It’s difficult to look past Sven Kramer of the Netherlands (pictured) for the gold medal. He is the current world record holder, and is undefeated at this distance for the last two years. He would have been undefeated for an impressive seven years if it hadn’t been for the 2011/2012 season where he was, shockingly, defeated by both Jorrit Bergsma and Bob De Jong at the Dutch single distance championships. He has been very strong lately though, and unless he makes some kind of fatal error (like forgetting to change lanes for example… which happened to him in the 10k in Vancouver) I’m quite sure that he’s going to win. He’s paired with Jonathan Kuck from the US who is a medal chance, albeit not a good one in my opinion. For the silver, look out for Russian skater Ivan Skobrev who will be looking to improve on his bronze medal performance from Vancouver. For the bronze, I’m going to go out on a limb and say Bart Swings from Belgium, who had a very strong inline season during the summer despite prioritising ice skating (he won a few world titles and broke a world record).
Also be on the lookout for Jorrit Bergsma, the only person starting this 5k who has actually beaten Sven in a 5k in the last seven years, and also the Korean Seung Hoon Lee, the gold medallist in the 10k from Vancouver.
This is really a subject worthy of another post, but due to time constraints I will quickly try to cover some of it here.
The 5000m is the shortest distance which, at the elite level, is raced “flat”. That means that lap splits for most of the 12.5 laps should be about the same. A “perfect race” would typically start off up to a second faster than this pace for the first lap, then settle into even splits, then get slower by half a second to a second in the final lap. To win the Olympics on sea-level ice (as opposed to high-altitude) you’re looking at an 18-second opener or faster for the first 200m, followed by a mid 28-second lap, eventually settling into mid 29s with the final lap being no slower than 31 seconds. I’m predicting the race to be won in 6:10, four seconds below the current Olympic record, but seven seconds slower than the world record. All of those records are Sven’s so this is his race to lose, however he is a sufficiently experienced and professional athlete that I don’t think that psychological pressure would have any deleterious effects on his performance.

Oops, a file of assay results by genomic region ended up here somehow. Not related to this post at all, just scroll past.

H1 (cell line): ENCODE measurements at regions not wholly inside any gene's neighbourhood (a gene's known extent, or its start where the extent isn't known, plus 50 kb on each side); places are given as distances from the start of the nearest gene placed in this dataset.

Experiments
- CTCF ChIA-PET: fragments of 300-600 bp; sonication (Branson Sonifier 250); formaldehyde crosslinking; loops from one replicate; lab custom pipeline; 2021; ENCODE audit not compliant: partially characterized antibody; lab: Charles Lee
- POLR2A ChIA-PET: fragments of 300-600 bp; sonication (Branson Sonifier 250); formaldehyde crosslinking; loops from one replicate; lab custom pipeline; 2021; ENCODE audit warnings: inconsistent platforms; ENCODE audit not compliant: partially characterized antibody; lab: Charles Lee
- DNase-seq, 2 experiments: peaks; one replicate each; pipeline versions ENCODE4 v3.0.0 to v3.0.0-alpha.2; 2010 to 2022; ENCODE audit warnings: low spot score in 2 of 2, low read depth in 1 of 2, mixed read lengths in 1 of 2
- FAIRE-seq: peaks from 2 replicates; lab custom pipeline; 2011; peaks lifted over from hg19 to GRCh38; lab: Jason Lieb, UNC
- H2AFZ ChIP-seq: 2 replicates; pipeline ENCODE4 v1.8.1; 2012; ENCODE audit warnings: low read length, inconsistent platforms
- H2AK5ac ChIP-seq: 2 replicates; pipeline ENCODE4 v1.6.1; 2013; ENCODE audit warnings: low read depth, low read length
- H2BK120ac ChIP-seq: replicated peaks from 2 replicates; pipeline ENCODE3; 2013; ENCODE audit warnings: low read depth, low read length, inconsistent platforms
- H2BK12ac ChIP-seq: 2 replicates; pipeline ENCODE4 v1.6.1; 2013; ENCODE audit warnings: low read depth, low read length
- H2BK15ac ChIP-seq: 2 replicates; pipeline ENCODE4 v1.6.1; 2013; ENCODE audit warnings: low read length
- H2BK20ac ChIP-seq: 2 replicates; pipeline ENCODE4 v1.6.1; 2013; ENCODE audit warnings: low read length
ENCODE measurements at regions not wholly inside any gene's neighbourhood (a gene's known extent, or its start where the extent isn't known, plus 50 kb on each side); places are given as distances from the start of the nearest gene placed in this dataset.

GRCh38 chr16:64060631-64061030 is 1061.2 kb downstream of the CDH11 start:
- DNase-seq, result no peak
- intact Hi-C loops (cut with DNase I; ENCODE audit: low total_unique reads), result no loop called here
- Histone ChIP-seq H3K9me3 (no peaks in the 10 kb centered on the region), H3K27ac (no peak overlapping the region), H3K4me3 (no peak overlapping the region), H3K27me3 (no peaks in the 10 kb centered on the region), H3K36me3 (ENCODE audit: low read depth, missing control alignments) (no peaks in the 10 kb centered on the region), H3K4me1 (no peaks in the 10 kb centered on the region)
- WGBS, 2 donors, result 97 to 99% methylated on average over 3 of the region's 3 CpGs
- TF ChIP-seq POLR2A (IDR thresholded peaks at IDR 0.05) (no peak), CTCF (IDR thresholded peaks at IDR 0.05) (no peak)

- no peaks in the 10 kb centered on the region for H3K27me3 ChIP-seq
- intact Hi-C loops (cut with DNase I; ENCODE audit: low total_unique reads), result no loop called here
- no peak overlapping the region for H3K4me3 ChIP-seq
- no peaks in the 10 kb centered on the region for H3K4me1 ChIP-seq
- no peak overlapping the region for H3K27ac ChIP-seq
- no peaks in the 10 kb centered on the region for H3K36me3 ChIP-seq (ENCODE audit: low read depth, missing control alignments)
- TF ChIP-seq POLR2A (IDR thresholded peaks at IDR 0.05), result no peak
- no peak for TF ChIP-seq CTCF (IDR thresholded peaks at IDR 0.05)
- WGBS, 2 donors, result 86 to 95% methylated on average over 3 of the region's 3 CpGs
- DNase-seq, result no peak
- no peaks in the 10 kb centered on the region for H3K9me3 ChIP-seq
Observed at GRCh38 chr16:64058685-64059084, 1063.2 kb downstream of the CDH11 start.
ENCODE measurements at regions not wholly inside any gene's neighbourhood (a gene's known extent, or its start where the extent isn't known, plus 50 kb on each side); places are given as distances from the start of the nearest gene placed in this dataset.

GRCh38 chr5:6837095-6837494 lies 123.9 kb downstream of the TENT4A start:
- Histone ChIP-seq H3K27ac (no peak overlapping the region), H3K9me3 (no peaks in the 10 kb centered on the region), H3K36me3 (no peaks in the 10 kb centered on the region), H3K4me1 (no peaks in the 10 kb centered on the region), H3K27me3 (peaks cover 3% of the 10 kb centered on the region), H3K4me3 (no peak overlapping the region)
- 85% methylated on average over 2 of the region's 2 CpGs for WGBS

An astute viewer will also be able to observe a wide variety of speed skating techniques in the 5000m. There are several things which are generally constant throughout the variations – skaters trying to keep their shoulders flat and square, trying to stay as low as is manageable for the distance (pain vs aerodynamic efficiency), and trying to glide as efficiently and for as long as possible. These days there isn’t a huge amount of variation in the ‘racing line’ that skaters take around the track. In the past, it was beneficial for some skaters to extend the corner by as much as a third of the way down the straight (because corner ‘crossovers’ have the skater applying pressure on the skate for a longer time, as a percentage of their skate-on-ice time) but they’ve recently introduced rules which make doing that very difficult. Variations on straightaway technique a numerous. Håvard Bøkko from Norway, in pair 6 with the very tall Moritz Geisreiter from Germany, displays an excellent example of what I would call “classical” technique. Flat shoulders, flat hips, very little movement of the centre of mass up, down, or to the sides – very efficient. Sven has a very different technique in which he swings considerably from side to side with his bodyweight relative to his shoulders. This has the effect of allowing him to apply more pressure (and thus a harder push) to the sides in the straights, but also requires greater core strength and coordination to execute properly. If the shoulder ‘whip’ is timed incorrectly, it ends up being a lot of effort for not a lot of reward (not to mention more distance travelled). Interestingly, Jorrit Bergsma displays a similar but more extreme variation of this. Watch how wide they both skate in the straights, and also watch out for when they switch from taking six steps down a straight to taking eight steps – it’s the first sign that they are starting to get tired.
don’t forget to click the “sochi2014” tag to read more articles about the games